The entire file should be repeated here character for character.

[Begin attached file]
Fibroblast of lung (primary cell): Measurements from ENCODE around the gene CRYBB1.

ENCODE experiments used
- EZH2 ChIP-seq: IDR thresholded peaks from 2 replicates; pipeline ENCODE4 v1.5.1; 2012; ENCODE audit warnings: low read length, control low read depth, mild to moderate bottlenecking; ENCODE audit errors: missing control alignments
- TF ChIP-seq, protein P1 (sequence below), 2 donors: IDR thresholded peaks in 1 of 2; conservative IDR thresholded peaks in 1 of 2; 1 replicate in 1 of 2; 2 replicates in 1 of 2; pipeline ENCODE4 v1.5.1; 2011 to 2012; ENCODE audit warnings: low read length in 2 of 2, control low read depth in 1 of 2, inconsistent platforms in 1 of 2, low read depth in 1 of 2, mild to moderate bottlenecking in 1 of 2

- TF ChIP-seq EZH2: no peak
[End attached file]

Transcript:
Fibroblast of lung (primary cell): Measurements from ENCODE around the gene CRYBB1.

ENCODE experiments used
- EZH2 ChIP-seq: IDR thresholded peaks from 2 replicates; pipeline ENCODE4 v1.5.1; 2012; ENCODE audit warnings: low read length, control low read depth, mild to moderate bottlenecking; ENCODE audit errors: missing control alignments
- TF ChIP-seq, protein P1 (sequence below), 2 donors: IDR thresholded peaks in 1 of 2; conservative IDR thresholded peaks in 1 of 2; 1 replicate in 1 of 2; 2 replicates in 1 of 2; pipeline ENCODE4 v1.5.1; 2011 to 2012; ENCODE audit warnings: low read length in 2 of 2, control low read depth in 1 of 2, inconsistent platforms in 1 of 2, low read depth in 1 of 2, mild to moderate bottlenecking in 1 of 2

- TF ChIP-seq EZH2: no peak